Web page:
Chef Gavin Kaysen, the talented chef of Cafe Boulud on Manhattan’s Upper East Side, will leave the Dinex Group to open up a restaurant in his hometown of Minneapolis. New York’s loss is Minnesota’s gain; I can’t wait to visit. Kaysen will be replaced by Cafe Boulud’s current chef de cuisine, Aaron Bludorn.

It would’ve been nice for the Michelin-starred venue to have replaced Kaysen with a woman, as there isn’t a single female executive chef at any of Boulud’s 10 restaurants in the U.S. or Canada. Of course, Jean-Georges Vongerichten doesn’t have any female chefs heading up his U.S. restaurants, nor does Stephen Starr nor David Chang nor John Besh nor others.

So technically speaking, Daniel is not an outlier. Carry on.

OpenTable Launches Alerts for Impossible Reservations4

These bespoke text-message notifications will exponentially reduce the amount of time you spend hitting refresh on OpenTable. That’s the good news. The bad news is that these alerts might make impossible tables even more impossible by increasing the pool of diners seeking such impossibility. That’s the tradeoff. Or something like that. I’d say pick your poison, but your poison has really been picked for you.

I’ll be joining Eater as a restaurant critic and a data guy! Am humbled to be working with other new hires like steakmaster Nick Solares, jack-of-all trades Robert Sietsema, and national restaurant editor Bill Addison. Am also stoked to say I’ll continue filling The Price Hike & The Bad Deal with great content, both original and from around the web. I’m very grateful to all of who’ve read The Hike & The Deal over the past three years! You’re the BEST!

I’ll be joining Eater as a restaurant critic and a data guy! Am humbled to be working with other new hires like steakmaster Nick Solares, jack-of-all trades Robert Sietsema, and national restaurant editor Bill Addison. Am also stoked to say I’ll continue filling The Price Hike & The Bad Deal with great content, both original and from around the web. I’m very grateful to all of who’ve read The Hike & The Deal over the past three years! You’re the BEST!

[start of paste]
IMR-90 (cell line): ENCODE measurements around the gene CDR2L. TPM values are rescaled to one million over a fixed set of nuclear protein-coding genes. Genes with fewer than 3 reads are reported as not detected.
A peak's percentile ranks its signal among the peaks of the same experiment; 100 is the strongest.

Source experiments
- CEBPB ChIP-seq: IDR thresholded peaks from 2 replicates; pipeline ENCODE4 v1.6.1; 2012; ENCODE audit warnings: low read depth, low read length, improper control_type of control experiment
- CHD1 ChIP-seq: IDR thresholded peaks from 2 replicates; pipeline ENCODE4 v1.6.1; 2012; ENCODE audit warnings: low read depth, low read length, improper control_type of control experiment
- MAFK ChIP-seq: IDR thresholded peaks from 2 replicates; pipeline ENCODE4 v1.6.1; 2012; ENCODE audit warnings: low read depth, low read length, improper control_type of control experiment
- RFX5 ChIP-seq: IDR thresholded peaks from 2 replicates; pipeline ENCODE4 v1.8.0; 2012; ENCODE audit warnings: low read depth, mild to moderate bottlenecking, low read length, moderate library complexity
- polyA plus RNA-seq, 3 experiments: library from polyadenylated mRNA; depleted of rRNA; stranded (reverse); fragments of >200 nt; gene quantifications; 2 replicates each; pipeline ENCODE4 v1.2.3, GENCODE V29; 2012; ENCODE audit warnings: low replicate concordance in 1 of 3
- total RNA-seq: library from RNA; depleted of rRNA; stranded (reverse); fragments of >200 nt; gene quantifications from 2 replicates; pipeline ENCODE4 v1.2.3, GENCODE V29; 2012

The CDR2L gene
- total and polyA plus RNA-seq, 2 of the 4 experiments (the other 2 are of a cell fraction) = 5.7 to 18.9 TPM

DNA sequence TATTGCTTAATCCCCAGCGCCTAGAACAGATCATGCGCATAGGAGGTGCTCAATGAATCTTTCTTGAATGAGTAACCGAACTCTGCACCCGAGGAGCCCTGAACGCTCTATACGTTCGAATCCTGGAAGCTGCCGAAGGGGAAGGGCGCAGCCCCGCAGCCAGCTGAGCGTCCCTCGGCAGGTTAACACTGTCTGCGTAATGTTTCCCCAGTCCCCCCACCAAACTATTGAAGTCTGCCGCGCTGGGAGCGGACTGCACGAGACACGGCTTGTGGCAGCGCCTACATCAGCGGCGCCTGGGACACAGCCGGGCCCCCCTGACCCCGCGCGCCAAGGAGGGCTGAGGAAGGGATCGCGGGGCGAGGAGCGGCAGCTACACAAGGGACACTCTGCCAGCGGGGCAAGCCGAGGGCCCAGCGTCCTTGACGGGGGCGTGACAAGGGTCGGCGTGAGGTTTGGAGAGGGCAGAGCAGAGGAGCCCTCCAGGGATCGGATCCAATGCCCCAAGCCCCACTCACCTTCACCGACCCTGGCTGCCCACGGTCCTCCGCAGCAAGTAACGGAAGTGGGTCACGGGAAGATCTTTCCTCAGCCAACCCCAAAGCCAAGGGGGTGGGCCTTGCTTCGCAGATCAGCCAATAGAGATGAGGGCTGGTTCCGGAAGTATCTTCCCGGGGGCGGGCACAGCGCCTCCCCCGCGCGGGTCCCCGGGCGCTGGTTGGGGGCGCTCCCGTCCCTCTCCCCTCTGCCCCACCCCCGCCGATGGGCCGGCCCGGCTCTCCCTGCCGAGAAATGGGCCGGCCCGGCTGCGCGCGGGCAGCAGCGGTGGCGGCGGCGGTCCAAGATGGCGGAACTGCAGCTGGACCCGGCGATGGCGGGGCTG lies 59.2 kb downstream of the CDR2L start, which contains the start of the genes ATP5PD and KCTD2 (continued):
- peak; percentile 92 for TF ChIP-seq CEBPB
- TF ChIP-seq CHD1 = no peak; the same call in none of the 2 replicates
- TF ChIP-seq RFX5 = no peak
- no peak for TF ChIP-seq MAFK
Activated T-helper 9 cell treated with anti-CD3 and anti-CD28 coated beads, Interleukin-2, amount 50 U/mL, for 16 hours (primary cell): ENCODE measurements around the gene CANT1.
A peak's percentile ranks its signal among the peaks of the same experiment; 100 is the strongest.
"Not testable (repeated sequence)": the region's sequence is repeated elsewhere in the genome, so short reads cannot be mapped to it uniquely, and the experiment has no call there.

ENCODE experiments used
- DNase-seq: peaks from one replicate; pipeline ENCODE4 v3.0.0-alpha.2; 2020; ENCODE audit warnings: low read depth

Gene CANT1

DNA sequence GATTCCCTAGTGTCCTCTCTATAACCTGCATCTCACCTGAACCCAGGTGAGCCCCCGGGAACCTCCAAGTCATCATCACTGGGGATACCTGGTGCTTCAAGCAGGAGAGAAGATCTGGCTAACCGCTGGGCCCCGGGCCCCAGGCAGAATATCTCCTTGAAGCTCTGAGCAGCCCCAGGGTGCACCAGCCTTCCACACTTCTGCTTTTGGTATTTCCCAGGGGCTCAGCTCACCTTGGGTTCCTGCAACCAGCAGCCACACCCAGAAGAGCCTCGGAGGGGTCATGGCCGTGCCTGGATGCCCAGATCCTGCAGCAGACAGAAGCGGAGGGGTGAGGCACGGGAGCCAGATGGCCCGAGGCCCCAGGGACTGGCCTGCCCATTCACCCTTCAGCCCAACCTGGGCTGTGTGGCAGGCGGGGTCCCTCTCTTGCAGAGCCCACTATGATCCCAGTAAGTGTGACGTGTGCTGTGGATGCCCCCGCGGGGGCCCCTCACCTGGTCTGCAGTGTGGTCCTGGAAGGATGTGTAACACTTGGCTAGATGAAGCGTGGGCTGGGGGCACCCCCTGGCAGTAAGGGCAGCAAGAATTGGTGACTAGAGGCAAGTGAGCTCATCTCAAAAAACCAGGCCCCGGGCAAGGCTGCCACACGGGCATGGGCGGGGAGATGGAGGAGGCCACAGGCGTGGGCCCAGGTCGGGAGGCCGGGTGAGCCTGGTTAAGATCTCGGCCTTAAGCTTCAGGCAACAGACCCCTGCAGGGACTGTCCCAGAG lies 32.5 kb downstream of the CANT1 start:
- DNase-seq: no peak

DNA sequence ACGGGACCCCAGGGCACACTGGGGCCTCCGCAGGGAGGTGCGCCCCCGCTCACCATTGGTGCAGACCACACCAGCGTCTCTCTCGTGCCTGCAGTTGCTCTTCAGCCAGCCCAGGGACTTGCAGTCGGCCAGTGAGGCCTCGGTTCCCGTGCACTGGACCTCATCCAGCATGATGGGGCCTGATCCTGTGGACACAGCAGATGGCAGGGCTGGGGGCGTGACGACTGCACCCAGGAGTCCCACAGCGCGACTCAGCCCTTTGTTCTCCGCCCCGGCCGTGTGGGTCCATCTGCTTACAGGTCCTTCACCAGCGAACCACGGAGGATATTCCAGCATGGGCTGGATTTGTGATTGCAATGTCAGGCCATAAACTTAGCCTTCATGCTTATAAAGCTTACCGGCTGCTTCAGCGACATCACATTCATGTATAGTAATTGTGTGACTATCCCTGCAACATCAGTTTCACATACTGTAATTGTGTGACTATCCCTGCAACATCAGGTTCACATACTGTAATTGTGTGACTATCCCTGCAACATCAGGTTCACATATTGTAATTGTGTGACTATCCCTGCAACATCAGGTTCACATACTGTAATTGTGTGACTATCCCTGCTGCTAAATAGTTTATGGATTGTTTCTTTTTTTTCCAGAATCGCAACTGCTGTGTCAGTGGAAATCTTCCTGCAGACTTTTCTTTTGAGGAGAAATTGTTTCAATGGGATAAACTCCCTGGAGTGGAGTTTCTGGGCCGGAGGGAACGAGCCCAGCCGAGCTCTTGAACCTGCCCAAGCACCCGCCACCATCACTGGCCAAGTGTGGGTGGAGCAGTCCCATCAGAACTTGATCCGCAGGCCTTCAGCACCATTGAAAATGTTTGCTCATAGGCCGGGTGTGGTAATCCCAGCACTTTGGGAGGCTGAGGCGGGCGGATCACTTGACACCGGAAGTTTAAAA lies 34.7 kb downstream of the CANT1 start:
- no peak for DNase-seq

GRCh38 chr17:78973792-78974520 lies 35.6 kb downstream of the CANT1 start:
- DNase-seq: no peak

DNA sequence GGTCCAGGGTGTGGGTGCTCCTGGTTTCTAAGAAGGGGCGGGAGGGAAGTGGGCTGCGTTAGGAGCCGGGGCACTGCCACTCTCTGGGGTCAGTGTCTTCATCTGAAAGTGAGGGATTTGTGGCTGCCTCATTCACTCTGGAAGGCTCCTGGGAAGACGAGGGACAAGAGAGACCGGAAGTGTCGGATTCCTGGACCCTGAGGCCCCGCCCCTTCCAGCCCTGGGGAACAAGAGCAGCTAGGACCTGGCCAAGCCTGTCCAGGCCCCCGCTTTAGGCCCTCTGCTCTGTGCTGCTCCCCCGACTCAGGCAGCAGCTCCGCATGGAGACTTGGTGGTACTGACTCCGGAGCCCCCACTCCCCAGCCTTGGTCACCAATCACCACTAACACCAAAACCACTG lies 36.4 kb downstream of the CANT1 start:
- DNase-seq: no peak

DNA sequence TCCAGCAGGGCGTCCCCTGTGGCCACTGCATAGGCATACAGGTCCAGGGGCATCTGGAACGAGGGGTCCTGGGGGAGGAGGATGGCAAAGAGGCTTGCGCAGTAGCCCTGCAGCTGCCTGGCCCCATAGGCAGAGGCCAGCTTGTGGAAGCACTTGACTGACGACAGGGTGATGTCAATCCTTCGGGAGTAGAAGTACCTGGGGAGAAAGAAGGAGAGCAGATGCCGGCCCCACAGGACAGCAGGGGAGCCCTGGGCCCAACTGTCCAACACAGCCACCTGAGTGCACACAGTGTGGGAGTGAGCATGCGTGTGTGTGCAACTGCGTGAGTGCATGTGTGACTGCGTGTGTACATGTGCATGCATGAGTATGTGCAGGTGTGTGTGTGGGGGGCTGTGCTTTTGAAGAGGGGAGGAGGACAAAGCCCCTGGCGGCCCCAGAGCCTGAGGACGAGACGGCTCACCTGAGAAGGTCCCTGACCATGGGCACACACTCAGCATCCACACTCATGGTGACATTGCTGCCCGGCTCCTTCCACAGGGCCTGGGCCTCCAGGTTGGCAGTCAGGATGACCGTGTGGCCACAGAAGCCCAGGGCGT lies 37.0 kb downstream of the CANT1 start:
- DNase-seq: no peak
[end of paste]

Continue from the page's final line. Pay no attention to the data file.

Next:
“I think we’ve had a little bit difficulty connecting to the Bolivians, so one of our challenges is to get local diners to frequent us as happily and as often as people who come from Australia or Europe or the United States.”
Claus Meyer, a co-owner at Noma, talks with Eater’s Amy McKeever about the challenges of Gustu, his restaurant in Bolivia where an extended wine-paired tasting menu costs about $130. That’s much less than a $900 dinner at Noma, but a few dollars more than what Bolivians are used to spending (or can afford to spend) on food. 
“We’ve raised most of the money that we need to renovate a new place and for permits and all those big-ticket items [for which] I’m willing to give up equity for my business. But as a business person and someone that’s put all of my money and two years of my life into City Grit, I wasn’t willing to give up more equity for money that’s going to sit in someone’s bank account for 15 years.”

Sarah Simmons, who’s $100,000 Kickstarter went unfunded, talks with Eater about the difficulties of keeping financial ownership over City Grit, the restaurant and culinary salon she founded. 

City Grit hosts a rotating series of pop-up dinners throughout the year, often giving young chefs a chance to try out their ideas in New York before committing to a brick-and-mortar institution. For the culinary community, it is among our most important spaces. 

Simmons is currently seeking funding on the City Grit website.